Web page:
2021 | Black | Welsh Cob | Under 14.2hh

To our astonishment, TikTok’s owner turned out to be in her eighties! It was remarkable that she had coped in the way she had – providing food and water without assistance. All during a time when she was overwhelmed by losing her husband to dementia.

Although she meant well, the responsibilities she had taken on with both ponies were just too great.

The team at Here4Horses want to be able to step in and protect horses and ponies, no matter what the circumstances. Your sponsorship of TikTok means we can continue to do just that.

We are so grateful to have Veterinary Surgeon Nicola Endersby, give her invaluable expertise and equipment free of charge and to Farrier, John Brannen for bringing his skills to our cause.

Please sponsor TikTok if you can – he will be with us for a long time as he needs careful, experienced handling and training before he is ready for a foster home where he can grow and mature, before starting his ridden career.

The story so far...

At the end of May, we received a call from a lovely lady asking for our help.  She explained that she urgently needed a farrier as her 19-year-old pony Sophie was suffering from long hooves and her feet needed attention.

She also mentioned a foal that she had purchased in January as a companion for the old mare; it appeared his feet also needed attention.

The caller sounded desperate and we felt we needed to help if we could and so arrangements were quickly made for one of our volunteers to visit with our farrier.

Once Sophie had been attended to (see her separate story), we were taken to see the youngster and were shocked to discover a semi feral yearling in a stable.

TikTok had been purchased in January as a companion for Sophie, however, his extremely nervous and flighty behaviour made him quite dangerous and had led to his permanent confinement.

He had spent almost five months living alone without any freedom to run and play with his own kind.

Unable to catch him, or handle him in any way, his feet had grown very long and distorted, he was walking on his heels.

He had also outgrown the head-collar he was wearing and it was now embedded in the skin on his face causing small, infected wounds.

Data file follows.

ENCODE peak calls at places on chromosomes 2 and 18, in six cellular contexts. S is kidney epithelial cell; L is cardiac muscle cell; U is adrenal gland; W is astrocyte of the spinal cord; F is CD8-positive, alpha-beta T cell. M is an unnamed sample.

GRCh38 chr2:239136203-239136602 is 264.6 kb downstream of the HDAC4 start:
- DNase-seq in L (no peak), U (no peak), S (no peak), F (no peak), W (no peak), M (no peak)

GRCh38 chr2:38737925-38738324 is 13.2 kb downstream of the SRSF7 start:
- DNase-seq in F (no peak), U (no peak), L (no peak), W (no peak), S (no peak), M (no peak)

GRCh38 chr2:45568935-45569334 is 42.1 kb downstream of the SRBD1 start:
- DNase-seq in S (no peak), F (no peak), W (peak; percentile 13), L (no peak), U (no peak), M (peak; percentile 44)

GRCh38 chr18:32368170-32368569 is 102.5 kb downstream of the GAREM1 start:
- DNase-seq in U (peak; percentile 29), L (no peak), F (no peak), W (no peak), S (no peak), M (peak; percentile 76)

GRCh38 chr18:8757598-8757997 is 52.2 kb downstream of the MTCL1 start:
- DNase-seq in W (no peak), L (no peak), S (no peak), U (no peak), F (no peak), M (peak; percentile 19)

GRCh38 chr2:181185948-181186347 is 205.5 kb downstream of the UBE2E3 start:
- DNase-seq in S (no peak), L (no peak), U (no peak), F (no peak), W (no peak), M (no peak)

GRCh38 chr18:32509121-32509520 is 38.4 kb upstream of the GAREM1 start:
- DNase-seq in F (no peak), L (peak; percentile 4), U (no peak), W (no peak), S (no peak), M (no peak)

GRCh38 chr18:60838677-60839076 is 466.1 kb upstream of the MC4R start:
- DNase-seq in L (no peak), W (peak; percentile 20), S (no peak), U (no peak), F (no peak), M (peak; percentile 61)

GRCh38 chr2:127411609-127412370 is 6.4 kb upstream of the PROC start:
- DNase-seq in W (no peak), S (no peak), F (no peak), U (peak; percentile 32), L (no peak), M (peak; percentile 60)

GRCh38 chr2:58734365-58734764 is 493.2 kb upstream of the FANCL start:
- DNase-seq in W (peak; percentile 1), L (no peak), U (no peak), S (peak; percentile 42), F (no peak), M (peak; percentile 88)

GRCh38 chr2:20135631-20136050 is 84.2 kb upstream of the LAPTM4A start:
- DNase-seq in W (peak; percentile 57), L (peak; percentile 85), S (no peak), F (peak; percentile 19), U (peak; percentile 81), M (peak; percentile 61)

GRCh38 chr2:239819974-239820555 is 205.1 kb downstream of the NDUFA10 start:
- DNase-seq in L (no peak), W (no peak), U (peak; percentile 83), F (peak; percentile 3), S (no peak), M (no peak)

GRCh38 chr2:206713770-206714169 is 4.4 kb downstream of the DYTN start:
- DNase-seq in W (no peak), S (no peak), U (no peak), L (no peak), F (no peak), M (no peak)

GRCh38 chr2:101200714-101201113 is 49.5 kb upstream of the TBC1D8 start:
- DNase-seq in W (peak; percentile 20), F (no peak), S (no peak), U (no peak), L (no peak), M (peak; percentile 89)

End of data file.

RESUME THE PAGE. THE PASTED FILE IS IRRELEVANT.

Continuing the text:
Thankfully for TikTok, his owner had recognised that something needed to be done as there was no question that he was suffering.

We made a brief attempt to catch him which clearly caused extreme anxiety and distress, before deciding that we needed to return when time was not limited.

Back early the next day, we spent time working with him to build a connection. TikTok was extremely averse to human contact and we needed him to have positive experiences.

We used techniques to help him understand what behaviour we needed from him and encourage him to be less fearful of us.

He clearly needed a great deal more time and careful handling and as his elderly owner watched us work, she soon recognised that she would not be able to cope with him any longer.

A discussion took place and the emotional decision to sign him over to our care was made.

We left and in the interim, his owner called us to ask if we could take Sophie and we felt that would be in her best interests too.

We returned the next day to collect them both and it took almost forty minutes of methodical work for TikTok to understand how to lead and eventually step over the threshold of the stable to freedom.

It was essential that we took the time to teach him to come forward when asked and stay with his handler, if we were going to load him onto the trailer which was parked a distance away and travel him safely.

We are pleased to say that all went like clockwork and the initial time spent training him paid off – resulting in a trouble free journey back to our base.

His rehabilitation began immediately and we will publish videos, update stories and pictures soon.


Playing chase and bitey games with his new best pals Badger and Douglass – between nap times of course.


Surprises – especially involving unfamiliar or loud noises. Those curly ears of his are very sensitive indeed!